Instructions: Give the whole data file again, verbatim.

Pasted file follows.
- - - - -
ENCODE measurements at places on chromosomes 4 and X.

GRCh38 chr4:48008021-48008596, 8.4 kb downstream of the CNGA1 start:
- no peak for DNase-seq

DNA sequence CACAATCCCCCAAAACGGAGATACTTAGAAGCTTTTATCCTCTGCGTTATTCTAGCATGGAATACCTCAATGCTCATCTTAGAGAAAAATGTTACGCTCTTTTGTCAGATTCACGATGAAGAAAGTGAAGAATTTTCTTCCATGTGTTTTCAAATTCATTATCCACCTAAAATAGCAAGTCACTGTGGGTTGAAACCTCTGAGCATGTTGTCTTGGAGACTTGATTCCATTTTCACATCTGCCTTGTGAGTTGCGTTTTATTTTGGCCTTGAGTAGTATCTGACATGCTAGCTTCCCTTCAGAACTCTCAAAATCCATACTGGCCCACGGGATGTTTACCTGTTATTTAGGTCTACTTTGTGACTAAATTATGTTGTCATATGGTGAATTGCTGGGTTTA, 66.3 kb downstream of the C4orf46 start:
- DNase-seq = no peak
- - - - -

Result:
ENCODE measurements at places on chromosomes 4 and X.

GRCh38 chr4:48008021-48008596, 8.4 kb downstream of the CNGA1 start:
- no peak for DNase-seq

DNA sequence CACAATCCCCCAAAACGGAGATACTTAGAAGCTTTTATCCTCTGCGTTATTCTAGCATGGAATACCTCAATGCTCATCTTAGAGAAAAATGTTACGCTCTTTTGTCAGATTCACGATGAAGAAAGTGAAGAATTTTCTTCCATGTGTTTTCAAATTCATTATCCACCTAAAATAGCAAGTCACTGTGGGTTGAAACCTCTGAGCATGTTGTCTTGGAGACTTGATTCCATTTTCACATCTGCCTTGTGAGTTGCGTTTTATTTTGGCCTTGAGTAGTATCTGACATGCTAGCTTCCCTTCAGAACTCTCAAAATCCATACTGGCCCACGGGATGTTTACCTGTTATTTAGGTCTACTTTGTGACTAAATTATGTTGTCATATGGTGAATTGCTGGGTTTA, 66.3 kb downstream of the C4orf46 start:
- DNase-seq = no peak